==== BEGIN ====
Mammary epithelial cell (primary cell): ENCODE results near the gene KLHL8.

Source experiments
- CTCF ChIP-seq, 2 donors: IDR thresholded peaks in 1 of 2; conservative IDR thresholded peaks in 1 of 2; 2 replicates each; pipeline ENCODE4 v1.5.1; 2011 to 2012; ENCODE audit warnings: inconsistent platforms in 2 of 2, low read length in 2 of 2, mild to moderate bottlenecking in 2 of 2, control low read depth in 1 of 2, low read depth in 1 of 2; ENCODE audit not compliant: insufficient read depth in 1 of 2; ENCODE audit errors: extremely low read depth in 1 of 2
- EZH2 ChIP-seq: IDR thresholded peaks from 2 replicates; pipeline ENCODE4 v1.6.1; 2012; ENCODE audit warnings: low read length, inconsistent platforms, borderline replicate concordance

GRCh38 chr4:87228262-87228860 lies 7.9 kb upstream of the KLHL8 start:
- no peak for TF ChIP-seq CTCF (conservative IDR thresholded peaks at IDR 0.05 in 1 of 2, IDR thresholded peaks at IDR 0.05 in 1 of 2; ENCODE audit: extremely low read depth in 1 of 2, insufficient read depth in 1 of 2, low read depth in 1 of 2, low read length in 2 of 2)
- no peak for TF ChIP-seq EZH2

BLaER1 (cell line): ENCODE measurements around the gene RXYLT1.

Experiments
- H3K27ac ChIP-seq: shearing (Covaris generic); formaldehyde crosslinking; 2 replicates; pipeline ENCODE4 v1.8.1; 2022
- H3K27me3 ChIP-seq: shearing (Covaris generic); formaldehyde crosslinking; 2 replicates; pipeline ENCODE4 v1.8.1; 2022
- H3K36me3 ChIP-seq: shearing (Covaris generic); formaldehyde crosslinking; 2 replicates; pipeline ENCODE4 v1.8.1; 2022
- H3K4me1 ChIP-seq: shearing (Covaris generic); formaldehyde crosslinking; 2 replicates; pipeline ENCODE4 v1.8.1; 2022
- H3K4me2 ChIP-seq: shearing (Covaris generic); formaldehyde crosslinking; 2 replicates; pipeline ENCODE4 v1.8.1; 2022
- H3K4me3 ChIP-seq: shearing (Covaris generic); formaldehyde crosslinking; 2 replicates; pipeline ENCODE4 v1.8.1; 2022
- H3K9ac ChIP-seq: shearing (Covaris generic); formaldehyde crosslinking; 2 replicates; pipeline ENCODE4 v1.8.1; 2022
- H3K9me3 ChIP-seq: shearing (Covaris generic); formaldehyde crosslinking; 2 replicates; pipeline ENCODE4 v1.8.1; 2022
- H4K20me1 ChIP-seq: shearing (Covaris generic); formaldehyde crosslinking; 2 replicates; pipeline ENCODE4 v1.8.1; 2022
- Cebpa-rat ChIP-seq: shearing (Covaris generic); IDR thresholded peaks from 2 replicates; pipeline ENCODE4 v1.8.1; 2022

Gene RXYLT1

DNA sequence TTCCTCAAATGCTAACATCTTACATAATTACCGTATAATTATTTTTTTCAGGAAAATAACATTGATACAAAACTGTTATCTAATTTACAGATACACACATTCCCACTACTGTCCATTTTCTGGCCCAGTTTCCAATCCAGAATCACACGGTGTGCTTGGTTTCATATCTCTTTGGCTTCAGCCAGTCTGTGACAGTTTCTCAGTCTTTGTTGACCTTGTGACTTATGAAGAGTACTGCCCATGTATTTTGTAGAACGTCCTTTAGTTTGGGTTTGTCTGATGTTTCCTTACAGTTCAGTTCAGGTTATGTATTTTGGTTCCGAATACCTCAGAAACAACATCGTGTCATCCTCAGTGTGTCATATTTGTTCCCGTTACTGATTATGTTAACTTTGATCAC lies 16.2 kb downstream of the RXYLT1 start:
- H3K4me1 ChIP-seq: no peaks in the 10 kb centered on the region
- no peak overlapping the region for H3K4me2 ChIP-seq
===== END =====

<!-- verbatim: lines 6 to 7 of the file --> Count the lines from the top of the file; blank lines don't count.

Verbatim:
- no peak for TF ChIP-seq CTCF (conservative IDR thresholded peaks at IDR 0.05 in 1 of 2, IDR thresholded peaks at IDR 0.05 in 1 of 2; ENCODE audit: extremely low read depth in 1 of 2, insufficient read depth in 1 of 2, low read depth in 1 of 2, low read length in 2 of 2)
- no peak for TF ChIP-seq EZH2